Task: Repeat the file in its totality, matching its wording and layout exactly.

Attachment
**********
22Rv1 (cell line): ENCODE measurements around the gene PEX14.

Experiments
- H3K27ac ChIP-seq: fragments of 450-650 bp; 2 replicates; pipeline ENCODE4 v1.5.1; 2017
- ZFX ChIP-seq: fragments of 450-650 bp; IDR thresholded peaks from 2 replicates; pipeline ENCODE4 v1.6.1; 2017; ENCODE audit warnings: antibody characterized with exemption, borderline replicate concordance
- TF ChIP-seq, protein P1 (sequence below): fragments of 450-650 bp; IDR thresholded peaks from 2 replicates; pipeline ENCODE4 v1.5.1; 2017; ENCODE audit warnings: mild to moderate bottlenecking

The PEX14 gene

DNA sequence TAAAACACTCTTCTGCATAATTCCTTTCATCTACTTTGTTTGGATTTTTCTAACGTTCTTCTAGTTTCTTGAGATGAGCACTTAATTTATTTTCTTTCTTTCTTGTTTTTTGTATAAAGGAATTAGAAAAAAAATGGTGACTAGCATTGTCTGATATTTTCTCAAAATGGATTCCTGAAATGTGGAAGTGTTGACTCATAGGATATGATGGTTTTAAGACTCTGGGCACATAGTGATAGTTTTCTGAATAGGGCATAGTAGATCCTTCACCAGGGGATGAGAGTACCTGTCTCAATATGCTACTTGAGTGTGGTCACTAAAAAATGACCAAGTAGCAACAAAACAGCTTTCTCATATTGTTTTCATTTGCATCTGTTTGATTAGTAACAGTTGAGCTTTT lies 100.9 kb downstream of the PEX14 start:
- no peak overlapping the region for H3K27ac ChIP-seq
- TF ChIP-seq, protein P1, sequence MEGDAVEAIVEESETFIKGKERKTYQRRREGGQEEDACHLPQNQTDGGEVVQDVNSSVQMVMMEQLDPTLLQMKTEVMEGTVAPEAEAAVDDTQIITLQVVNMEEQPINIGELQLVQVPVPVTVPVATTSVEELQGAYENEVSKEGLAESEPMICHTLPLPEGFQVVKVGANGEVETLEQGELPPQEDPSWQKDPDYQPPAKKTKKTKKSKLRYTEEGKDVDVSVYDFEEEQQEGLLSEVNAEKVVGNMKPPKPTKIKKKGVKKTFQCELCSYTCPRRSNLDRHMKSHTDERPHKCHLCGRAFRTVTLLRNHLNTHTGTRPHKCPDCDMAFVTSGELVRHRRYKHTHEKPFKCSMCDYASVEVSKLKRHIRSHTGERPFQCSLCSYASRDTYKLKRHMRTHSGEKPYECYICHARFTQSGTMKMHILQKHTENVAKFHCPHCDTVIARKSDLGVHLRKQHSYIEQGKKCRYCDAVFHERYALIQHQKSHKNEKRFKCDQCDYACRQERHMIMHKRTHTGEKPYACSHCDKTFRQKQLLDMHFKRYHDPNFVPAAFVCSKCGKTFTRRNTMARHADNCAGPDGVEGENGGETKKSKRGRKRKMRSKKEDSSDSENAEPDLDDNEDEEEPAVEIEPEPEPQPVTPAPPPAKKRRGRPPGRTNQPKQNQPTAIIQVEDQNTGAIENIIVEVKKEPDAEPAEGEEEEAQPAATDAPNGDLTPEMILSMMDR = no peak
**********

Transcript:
22Rv1 (cell line): ENCODE measurements around the gene PEX14.

Experiments
- H3K27ac ChIP-seq: fragments of 450-650 bp; 2 replicates; pipeline ENCODE4 v1.5.1; 2017
- ZFX ChIP-seq: fragments of 450-650 bp; IDR thresholded peaks from 2 replicates; pipeline ENCODE4 v1.6.1; 2017; ENCODE audit warnings: antibody characterized with exemption, borderline replicate concordance
- TF ChIP-seq, protein P1 (sequence below): fragments of 450-650 bp; IDR thresholded peaks from 2 replicates; pipeline ENCODE4 v1.5.1; 2017; ENCODE audit warnings: mild to moderate bottlenecking

The PEX14 gene

DNA sequence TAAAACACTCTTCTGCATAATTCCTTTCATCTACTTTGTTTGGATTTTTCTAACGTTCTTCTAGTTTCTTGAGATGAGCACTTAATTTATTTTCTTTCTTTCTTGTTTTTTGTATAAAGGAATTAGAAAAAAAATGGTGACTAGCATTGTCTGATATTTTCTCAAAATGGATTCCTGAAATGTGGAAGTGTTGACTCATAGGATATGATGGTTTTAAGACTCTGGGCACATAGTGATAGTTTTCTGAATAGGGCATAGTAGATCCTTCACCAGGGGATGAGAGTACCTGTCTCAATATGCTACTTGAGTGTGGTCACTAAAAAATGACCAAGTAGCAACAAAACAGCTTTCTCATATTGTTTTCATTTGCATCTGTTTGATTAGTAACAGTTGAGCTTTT lies 100.9 kb downstream of the PEX14 start:
- no peak overlapping the region for H3K27ac ChIP-seq
- TF ChIP-seq, protein P1, sequence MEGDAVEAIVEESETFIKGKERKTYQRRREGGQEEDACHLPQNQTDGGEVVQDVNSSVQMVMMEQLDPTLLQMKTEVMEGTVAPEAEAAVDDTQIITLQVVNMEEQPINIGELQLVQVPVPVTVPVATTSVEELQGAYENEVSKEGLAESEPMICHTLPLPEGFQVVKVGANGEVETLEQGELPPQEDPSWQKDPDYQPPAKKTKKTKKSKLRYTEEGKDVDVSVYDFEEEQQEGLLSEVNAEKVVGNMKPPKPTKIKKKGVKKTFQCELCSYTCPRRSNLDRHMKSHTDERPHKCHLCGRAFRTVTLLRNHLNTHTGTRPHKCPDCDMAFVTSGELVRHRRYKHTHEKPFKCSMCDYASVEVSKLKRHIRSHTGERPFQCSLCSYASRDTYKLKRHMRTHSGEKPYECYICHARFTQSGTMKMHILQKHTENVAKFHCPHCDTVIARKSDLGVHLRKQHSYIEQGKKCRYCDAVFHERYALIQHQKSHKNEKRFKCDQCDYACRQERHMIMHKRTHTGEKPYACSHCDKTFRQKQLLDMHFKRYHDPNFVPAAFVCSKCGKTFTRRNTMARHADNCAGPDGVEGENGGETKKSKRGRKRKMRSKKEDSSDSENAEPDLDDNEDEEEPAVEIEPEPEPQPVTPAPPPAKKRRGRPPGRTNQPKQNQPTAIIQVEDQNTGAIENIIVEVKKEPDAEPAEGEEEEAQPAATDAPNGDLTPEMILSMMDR = no peak